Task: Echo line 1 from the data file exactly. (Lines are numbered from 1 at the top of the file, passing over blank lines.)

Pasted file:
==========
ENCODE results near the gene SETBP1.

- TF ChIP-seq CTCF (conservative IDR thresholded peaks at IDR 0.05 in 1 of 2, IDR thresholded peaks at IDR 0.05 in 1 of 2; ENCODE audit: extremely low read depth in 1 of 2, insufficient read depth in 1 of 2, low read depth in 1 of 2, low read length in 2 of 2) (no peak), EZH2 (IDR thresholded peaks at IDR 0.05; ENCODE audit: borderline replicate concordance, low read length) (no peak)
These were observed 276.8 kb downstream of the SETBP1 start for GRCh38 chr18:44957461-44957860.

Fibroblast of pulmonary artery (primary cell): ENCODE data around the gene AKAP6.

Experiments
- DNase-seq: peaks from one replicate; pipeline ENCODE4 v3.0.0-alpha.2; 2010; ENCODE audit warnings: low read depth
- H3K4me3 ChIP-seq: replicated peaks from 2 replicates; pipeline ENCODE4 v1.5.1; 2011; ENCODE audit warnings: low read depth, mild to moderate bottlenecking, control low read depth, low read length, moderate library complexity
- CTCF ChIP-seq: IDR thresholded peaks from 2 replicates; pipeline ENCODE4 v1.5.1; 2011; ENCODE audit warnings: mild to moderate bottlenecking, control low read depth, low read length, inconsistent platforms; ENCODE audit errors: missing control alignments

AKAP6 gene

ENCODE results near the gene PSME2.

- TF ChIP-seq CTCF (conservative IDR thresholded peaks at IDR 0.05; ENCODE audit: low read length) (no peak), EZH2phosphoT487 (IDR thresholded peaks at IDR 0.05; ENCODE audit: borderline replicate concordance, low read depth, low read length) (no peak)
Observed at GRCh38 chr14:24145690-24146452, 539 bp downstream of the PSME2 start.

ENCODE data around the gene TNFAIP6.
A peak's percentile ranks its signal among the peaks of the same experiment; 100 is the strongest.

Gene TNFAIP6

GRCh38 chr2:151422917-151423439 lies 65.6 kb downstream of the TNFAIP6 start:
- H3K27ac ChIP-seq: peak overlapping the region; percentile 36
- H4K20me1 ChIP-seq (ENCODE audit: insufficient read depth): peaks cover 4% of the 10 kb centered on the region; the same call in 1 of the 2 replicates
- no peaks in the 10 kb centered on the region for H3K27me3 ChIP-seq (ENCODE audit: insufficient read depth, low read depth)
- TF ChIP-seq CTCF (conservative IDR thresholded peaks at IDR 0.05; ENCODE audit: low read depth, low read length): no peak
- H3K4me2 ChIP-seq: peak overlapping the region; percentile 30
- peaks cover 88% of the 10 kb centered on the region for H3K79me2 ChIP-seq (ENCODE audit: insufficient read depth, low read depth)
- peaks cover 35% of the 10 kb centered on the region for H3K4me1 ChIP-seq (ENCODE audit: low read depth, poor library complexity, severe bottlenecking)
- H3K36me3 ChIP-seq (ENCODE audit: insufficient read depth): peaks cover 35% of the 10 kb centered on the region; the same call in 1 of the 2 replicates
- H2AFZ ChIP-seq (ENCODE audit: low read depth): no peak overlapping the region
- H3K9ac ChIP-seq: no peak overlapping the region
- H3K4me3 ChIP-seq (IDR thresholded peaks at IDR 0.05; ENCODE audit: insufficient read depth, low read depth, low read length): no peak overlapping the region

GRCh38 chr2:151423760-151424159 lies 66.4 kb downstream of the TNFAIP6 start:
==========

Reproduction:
ENCODE results near the gene SETBP1.